Review in Deutschlandfunk 12 June 2012
Wladimir Kaminer’s Blog Review 23 April 2013
Book Review by UC Berkeley undergraduate Tanja Mehlo:
Ohne Fleiß kein Reis was written in 2012 by Martin Hyun. In this collection of stories taken from his everyday life, Hyun describes his experiences as a person born in Germany to Korean parents. While recounting his attempts to navigate life in Germany, he sends a strong message about the difficulties faced by foreigners who attempt to be fully integrated into German society. This review will focus on how he constructs this message, and how his style of writing supports the argument he is making.
While we haven’t discussed the situation of Asians in Germany as much in class, Hyun’s book ties in to our discussion of the generation of “foreigners,” such as Turks, who were born and raised in Germany by non-German parents. Hyun spends the first parts of the book telling us about his childhood and his strict Korean parents. Not only does this allow us to relate to him, it also adds credibility to his words by establishing him as a well-adjusted and educated member of society. This underscores his main point: Despite his being a model citizen of Germany, society never accepts him as fully integrated. As he sets out to make his life in the world, Hyun finds that xenophobia is the only explanation left for his difficulties in finding employment and the frequent negative reactions from those around him. Hyun faces elements of racism and xenophobia and makes it clear to us that German society has not moved beyond that.
Throughout the course of his life, Hyun, born in 1979, witnesses and comments on countless historical and worldwide events, such as the reunification of East and West Germany, the September 11 terrorist attacks, Obama’s election, the relationship between North and South Korea, and globalization, but does not focus on any of them in particular. Rather, he reflects on how these events affect him as an individual living in Germany, such as the increased antagonism foreigners experienced after reunification. Hyun’s aim is not to explain what leads people to fear strangers or why society still cannot fully accept non-native Germans, but to describe how this affects the mostly adapted generation of foreigners born in Germany.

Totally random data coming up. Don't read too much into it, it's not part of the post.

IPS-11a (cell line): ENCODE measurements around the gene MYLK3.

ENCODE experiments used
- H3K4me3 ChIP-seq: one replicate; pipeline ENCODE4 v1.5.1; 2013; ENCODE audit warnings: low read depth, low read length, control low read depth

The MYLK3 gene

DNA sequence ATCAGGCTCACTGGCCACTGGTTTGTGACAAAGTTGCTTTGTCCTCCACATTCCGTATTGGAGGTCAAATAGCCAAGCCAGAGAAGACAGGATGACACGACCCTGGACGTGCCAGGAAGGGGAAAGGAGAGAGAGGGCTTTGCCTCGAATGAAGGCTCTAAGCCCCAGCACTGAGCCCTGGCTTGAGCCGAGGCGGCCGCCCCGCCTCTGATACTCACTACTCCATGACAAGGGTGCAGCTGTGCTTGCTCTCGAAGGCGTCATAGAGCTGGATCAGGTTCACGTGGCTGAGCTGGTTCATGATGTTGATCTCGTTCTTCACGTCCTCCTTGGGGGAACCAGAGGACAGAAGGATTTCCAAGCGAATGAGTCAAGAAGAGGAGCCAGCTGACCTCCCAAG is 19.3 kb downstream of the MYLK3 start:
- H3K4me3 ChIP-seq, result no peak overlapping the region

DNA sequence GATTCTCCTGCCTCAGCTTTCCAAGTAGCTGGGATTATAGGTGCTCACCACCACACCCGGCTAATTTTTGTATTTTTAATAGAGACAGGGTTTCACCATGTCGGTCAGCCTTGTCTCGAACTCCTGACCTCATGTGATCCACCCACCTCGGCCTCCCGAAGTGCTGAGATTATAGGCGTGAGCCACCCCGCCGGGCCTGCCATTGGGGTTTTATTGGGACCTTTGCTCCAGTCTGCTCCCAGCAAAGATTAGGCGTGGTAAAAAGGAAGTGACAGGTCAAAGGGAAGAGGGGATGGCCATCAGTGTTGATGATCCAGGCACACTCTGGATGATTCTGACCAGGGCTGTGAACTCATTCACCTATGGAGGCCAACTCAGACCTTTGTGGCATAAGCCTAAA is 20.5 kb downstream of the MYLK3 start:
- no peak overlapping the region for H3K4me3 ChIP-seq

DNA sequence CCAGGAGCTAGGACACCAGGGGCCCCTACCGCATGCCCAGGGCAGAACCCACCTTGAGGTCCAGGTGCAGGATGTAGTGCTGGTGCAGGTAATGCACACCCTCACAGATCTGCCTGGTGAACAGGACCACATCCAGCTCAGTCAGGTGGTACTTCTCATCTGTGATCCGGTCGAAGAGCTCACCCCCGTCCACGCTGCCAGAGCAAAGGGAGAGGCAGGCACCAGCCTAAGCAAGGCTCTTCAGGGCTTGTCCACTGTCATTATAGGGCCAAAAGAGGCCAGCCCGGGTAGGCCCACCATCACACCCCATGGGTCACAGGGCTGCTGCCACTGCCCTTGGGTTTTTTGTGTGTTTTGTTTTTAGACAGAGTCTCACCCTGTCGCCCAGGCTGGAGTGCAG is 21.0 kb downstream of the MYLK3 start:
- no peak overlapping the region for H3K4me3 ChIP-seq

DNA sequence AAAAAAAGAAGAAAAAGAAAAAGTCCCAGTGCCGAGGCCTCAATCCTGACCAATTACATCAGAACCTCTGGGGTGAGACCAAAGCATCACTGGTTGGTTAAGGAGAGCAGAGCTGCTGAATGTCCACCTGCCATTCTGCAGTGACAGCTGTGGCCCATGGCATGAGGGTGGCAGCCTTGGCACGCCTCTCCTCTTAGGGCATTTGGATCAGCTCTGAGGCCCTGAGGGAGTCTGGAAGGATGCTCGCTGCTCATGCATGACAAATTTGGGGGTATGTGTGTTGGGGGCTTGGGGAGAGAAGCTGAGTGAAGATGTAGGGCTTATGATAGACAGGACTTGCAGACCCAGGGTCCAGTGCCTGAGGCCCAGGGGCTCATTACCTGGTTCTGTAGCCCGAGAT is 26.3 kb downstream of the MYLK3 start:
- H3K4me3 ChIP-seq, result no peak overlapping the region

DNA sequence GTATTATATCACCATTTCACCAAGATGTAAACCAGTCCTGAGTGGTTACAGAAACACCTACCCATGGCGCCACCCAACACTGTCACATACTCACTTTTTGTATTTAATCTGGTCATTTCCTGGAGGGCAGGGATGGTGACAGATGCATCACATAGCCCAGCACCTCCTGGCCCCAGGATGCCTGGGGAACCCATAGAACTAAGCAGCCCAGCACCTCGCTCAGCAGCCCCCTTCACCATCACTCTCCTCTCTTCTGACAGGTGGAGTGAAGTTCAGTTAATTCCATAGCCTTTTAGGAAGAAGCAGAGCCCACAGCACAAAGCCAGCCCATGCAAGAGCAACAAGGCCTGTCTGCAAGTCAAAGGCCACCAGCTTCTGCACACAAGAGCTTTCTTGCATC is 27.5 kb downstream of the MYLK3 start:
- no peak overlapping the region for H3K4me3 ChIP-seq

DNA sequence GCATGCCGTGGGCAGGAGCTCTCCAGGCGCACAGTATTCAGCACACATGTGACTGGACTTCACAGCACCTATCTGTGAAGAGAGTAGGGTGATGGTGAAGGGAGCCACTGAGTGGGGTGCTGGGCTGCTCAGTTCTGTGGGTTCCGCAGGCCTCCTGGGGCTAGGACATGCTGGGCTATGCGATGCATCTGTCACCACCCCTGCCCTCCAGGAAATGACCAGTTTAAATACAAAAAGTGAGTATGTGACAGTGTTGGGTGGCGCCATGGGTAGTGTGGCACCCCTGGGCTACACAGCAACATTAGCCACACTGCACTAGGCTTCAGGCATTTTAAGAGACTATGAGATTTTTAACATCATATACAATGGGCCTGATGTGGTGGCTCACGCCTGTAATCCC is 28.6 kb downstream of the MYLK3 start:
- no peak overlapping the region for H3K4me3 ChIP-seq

One story in particular, “Unter Gladiatoren im Schloss Bellevue” (p. 142), illustrates his point. Hyun is invited by the Bundespräsident to a conference about diversity, where many highly successful politicians and executives are in attendance. However, even here, Germans and foreigners do not intermingle – there are separate tables for native Germans and foreigners. Hyun realizes that that the wealthy elite did not attend to talk about diversity and integration, but because they enjoy seeing confirmed that they have reached the very top of society. While this story is just one of many, is summarizes Hyun’s thoughts about integration well: Germans like to believe they are welcoming of foreigners, but they do not actually want to associate with them.
The book reads similar to a blog post, with each story sounding as if it had popped into Hyun’s mind minutes before he wrote it. As with blog entries, there is no ongoing storyline between the chapters. The author wants us to develop an image of the state of integration in Germany by giving us examples of what he has experienced. Not until the very end does he state his argument explicitly. His dry humor, typical for Germans, also has another effect: Hyun shows his readers that he knows society well enough to joke with them: “In Friedrichshain trotzt man der vermuteten Entsolidarisierung unserer Gesellschaft. Anonyme Spender stellen ihre leergetrunkenen Bierflaschen der Einfachheit halber auf Bürgersteigen, Stromkästen oder Parkbänken ab.” (p. 22).
Ohne Fleiß kein Reis is a collection of evidence for Hyun’s argument that German society has failed to fully integrate foreigners, despite the fact that many Germans believe that racism is a thing of the past. The treatment of foreign people in Germany is clearly a topic still worthy of discussion.